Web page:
That's 6 envelopes total for the entire escape challenge. I make a copy of each challenge for each group and put them all in the same folder.

Also, I don't include too much that needs to be cut. I limit this to one activity per challenge that involves cutting. Even with students to help, you don't need that many pieces to keep track of.


A big concern I had about escape rooms in the classroom was participation. It's so important to think ahead and plan what you're going to do if certain students really take over your challenge. It will happen with your high-fliers. They know the content well and the competitiveness of racing to escape first will drive them to do all of the work while their team watches.

I have a few suggestions for this:

Have students split the work for each challenge. That means that each challenge should have a number of questions that is more than how many kids are in the group.

Find a creative way to take students out of the game if you need to. I use "You've Been Kidnapped" cards that I give to students who are taking over the team and not letting others participate, or to disrupt a team that is racing past the other teams. They have to sit out in the "Emoji Den" for 5 minutes when I give them this card.

Lastly, have a place where all students can write answers and the codes. Make sure to check these as they go to make sure they are using them. I designed mine as a booklet where they keep track of the emoji codes and the answers to the quick questions on the envelope.

My Escape Challenges

My Favorite Fraction Lesson: Decomposing Fractions

Call me crazy, but I absolutely LOVE teaching fractions!! Many upper grade teachers I know dread tackling fractions each year. NOT ME!! It's something I always look forward to. As I prepare to teach fractions to my 5th graders this year, I thought I would share my favorite fraction lesson... DECOMPOSING FRACTIONS!!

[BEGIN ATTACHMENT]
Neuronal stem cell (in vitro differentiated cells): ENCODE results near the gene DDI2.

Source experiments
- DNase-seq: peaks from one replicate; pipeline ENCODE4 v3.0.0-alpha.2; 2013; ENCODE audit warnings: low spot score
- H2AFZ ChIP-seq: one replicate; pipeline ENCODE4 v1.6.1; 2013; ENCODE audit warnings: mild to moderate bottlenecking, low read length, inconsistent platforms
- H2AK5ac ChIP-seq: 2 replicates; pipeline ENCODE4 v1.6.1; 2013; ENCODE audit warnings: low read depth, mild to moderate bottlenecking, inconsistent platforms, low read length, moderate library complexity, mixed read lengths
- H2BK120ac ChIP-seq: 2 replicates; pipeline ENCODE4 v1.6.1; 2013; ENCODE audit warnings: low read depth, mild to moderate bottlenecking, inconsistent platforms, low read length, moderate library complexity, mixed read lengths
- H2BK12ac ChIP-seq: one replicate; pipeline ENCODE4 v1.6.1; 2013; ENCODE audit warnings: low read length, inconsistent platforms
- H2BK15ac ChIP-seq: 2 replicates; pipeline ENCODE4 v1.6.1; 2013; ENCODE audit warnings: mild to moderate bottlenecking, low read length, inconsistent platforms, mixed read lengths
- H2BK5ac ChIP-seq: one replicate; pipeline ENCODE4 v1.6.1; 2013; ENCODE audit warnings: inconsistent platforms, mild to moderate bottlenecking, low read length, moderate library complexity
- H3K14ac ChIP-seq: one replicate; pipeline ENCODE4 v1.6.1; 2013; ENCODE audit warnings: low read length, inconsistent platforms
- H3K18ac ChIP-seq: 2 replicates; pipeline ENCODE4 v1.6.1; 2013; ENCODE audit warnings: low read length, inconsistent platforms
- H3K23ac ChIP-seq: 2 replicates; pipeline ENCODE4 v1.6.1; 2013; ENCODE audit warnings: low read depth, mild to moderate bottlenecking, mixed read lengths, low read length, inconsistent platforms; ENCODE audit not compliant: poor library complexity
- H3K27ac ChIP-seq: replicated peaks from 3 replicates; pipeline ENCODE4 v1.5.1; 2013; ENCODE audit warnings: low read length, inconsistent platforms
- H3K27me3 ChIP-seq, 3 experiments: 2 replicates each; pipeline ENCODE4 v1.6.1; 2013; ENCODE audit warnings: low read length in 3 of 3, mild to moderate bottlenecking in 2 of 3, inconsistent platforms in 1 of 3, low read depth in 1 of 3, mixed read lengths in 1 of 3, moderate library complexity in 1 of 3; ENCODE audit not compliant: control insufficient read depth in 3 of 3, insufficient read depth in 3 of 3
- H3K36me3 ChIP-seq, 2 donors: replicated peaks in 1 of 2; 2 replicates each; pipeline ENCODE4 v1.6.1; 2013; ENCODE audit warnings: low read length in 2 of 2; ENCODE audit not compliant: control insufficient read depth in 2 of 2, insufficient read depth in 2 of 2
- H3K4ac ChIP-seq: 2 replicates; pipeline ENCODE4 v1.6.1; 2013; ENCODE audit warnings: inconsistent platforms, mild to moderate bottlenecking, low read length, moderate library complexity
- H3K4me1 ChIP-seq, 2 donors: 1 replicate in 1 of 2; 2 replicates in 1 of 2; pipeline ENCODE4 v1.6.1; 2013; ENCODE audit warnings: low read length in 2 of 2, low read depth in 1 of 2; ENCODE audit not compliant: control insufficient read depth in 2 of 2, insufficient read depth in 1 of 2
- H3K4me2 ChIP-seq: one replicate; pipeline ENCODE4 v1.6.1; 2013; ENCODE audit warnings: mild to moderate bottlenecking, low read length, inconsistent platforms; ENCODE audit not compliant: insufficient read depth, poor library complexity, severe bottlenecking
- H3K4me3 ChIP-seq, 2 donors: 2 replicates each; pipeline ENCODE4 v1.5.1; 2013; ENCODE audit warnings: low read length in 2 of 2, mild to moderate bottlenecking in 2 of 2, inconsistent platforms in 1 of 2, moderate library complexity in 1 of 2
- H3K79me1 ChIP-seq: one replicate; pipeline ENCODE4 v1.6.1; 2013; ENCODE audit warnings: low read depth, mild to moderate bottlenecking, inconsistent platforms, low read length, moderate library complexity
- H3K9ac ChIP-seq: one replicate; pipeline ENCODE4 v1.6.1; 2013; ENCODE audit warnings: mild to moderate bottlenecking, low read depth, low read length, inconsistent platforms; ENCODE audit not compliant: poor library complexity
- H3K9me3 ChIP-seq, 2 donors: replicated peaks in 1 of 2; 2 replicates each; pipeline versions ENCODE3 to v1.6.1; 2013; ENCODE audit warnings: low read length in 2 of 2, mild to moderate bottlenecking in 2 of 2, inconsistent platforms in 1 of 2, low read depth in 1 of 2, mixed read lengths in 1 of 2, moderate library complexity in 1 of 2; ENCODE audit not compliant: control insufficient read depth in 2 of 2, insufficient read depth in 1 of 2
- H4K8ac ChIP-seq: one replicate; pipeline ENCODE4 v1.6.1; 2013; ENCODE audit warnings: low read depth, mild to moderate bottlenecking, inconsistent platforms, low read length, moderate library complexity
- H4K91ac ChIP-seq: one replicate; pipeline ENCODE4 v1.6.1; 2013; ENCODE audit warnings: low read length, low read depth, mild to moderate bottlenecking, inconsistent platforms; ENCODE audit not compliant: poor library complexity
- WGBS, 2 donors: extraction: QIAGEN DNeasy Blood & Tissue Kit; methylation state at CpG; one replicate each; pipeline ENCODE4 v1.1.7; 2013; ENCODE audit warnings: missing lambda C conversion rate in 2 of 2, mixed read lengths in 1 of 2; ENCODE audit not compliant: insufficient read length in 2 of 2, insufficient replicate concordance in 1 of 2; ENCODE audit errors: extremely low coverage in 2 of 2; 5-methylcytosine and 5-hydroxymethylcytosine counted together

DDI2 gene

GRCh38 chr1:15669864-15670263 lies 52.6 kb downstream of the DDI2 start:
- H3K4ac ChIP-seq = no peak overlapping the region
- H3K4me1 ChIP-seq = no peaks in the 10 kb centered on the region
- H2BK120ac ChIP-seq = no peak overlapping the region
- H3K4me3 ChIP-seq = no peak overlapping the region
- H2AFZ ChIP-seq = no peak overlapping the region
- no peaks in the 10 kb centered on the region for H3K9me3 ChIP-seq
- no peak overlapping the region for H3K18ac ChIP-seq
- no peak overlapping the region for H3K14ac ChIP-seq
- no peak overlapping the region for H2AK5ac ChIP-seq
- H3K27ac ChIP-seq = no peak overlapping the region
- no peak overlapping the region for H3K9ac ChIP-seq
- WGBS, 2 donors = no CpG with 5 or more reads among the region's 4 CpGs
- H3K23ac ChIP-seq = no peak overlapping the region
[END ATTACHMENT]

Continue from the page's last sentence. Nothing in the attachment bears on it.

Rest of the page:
When students are in the primary grades, developing number sense and learning about place value, teachers spend a lot of time showing students how to decompose numbers. This same strategy is just as important when teaching upper grade students about fractions. 

In my classroom, I like to start with a hands-on approach. I like students to be able to take a fraction, break it into pieces, and manipulate those pieces to see how they come back together in different ways. I have found that it's easiest to start with fractions that are equivalent to one-whole. Here is an activity that I use to get students started. Students manipulate the fraction pieces to make different combinations that equal their desired fraction. Then they record the combinations as they go.

After practicing with fractions that are equivalent to one-whole, I have students take away one piece from each set of fractions. So 5/5 will now be 4/5. Then they manipulate these new fractions and continue to decompose and record different ways to make a given fraction

So, why is this my favorite fractions lesson?? Once my students spend a couple days breaking down fractions, EVERYTHING ELSE comes so much EASIER to them. Adding and subtracting fractions just makes sense. Students no longer make the mistake of adding both the numerator and the denominator when adding two fractions. They automatically know that the denominator stays the same. Decomposing fractions also helps later with converting mixed numbers to improper fractions and vice versa. With a solid foundation in these concepts and skills, students are ready to move on to the more complicated standards. 

Here is a copy of the activity that I use when introducing this standard. I copy it back to back, and the fraction strips match up nicely. This activity is part of my Fraction Printables resource on TpT. However, you can also find a link to it HERE to download for FREE!!!

If you are looking for more fraction printables and activities, be sure to check out this comprehensive collection in my Teacher Shop!!

I hope that this lesson will help you and your students fall in love with fractions as much as I have!! Enjoy and let the fraction FUN begin!!